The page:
In April 1987 (after my NY Mets won an absolutely amazing World Series, my NY Giants won the Super Bowl, and Lou Holtz was beginning to rejuvenate the football program at Notre Dame), I took a management reassignment down to Vint Hill Farms Station in Warrenton, VA. On February 9, 1988 my daughter Rachael Ann was born in Fairfax Hospital. LuAnn and I are still wondering where she gets her talents in scholastics, singing and dance. Rachael was Clara for the second year in a row in Fredricksburg School of the Performing Art's production of The Nutcracker, Dec 2000 [right], and has also appeared as a Snow Angel in Joffrey's version of The Nutcracker at the Kennedy Center in Washington, DC. Now, in 2002, Rachael is enrolled as a freshman in Liberty High School, Bealeton, VA. This is an interesting story in itself. This past Summer she tried out for cheerleading and was placed on the Junior Varsity squad. After practicing for two weeks, the coaches decided that wasn't good enough and promoted her to Varsity [below]. Oh, and she's still dancing, but now at Ricardo Porter's Orange School of Performing Arts in Orange, VA.
Back to shortwave... In 1988 I became interested in computer graphics, electronic mapping and the sort, and had built what I perceived to be one of the first PC-based mapping tools built entirely in Turbo Pascal. It was at this time that FineWare was first created as a half-serious joke with some of my colleagues, with the release of Map v1.10 (which never really went anywhere). If you want to thank someone for FineWare, thank SFC Gray Shockley who still periodically appears in rec.radio.shortwave. Map was followed by an attempt to create a real-time receive-only RTTY terminal for the AEA CP-1 interface, an item I purchased from Gray after becoming interested in general utility and digital signals. TTY Reader is a DOS product that we no longer carry, since technology has long passed it by.
Having a Colonial-style house and enough land to string a fairly decent longwire antenna in back-woods Remington, VA, my interest in shortwave radio was reborn. I purchased a Drake R8 shortly after it was first released in 1991/1992. Being in the Data Fusion field at the time I decided to try to "fuse" the concepts of time, frequency and automated receiver control. Essentially, I had tied the receiver's tuned frequency to a home-grown database of shortwave broadcasts to try to identify what I was listening to at any given time. Smart R8 Control was born as a DOS product after someone suggested I put it on a BBS as shareware for general consumption in January, 1993. The first registered copy of Smart R8 Control was shipped within the following two weeks and it's been an extremely popular item ever since.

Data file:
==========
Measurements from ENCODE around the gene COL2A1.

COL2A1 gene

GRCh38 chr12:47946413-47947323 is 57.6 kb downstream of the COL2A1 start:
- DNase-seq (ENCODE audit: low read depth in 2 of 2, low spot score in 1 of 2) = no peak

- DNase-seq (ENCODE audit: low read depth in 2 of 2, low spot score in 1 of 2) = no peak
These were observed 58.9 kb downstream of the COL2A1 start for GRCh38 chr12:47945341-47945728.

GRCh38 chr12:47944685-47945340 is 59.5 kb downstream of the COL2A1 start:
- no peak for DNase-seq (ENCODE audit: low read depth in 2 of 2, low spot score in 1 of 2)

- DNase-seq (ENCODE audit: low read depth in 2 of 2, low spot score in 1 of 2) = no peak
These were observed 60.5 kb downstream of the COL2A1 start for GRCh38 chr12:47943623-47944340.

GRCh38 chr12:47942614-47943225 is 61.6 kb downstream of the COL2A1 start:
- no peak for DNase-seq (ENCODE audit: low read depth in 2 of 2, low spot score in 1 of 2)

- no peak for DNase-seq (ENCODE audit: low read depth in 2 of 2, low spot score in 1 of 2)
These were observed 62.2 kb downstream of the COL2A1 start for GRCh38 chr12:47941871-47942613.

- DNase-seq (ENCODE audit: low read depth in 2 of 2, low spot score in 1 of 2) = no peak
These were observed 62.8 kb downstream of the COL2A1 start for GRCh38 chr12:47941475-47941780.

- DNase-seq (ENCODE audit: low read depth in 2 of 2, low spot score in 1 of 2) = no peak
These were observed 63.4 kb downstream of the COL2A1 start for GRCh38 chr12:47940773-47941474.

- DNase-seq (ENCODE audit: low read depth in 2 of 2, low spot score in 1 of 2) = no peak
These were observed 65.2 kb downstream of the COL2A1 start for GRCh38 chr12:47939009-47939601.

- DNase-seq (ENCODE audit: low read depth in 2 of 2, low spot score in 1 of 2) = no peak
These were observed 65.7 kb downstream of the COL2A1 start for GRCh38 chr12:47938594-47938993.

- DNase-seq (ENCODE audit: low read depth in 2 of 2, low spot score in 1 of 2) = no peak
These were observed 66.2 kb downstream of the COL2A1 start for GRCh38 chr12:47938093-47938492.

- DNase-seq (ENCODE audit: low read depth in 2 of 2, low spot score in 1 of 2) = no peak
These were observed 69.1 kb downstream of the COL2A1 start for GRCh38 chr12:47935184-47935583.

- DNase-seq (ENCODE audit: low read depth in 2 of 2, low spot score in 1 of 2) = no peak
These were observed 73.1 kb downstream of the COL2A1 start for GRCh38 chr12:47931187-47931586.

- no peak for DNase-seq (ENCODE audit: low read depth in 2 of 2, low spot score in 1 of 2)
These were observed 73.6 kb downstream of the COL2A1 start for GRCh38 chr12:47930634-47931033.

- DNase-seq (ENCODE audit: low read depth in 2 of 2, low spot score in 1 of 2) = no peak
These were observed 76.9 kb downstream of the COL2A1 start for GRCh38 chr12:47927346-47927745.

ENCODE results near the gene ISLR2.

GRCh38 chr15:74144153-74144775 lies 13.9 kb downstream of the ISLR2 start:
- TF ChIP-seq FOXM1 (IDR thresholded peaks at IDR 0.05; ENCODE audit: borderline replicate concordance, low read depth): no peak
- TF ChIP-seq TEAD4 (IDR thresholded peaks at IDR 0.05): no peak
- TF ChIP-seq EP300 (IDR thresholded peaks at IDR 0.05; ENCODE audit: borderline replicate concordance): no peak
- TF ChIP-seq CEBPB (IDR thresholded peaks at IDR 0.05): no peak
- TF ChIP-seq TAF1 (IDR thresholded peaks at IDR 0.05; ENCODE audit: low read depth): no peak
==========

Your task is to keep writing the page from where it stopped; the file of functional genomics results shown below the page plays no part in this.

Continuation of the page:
With the impending closure of Vint Hill Farms I decided to separate from Civil Service after a total of 17 continuous years. In April 1996 I went to work for Mystech Associates, which is now known as (and I'll spare you the three other company names due to the merger-craziness of the late 90's) Northrop Grumman Mission Systems, and have built up a modest office of over 20 personnel in Charlottesville, VA.
The Smart Control concept has since expanded to a total of four receiver control packages for various popular receivers and a new integrated "testbed" concept, named the Radio Listener's Database (RLDB). I'm continually amazed at how much fun this ride has been, meeting people from all over the globe and experiencing new facets of the hobby.
Smart R8 Control entered it's 12th year in 2004 as the premier receiver control for the Drake R8. It has stood the test of time, surviving numerous changes in PC operating systems. Despite the creation of Smart Control v4, we have been unsuccessful in finding the time to complete it. Such is the case for most other FineWare activities. Therefore, the time has come to shut down the commercial side of FineWare. As of 30 April 2004, we will no longer continue the sales of any software and will completely discontinue updating SWBC Schedules entirely. This decision does not come lightly and has been an extremely hard one to make. The problem is this has become way too much of a business and not enough time to DX. Our plate hath finally overflown. We will continue running this site as a source of general information and the exploration of new technologies (such as DRM) after April 2004, as time permits.
Folks, it's been one hell of a ride... Thank you!
To Be Continued (at some point)...
FineWare is an independent entity, and has no relationship whatsoever with Fineware Systems, Inc.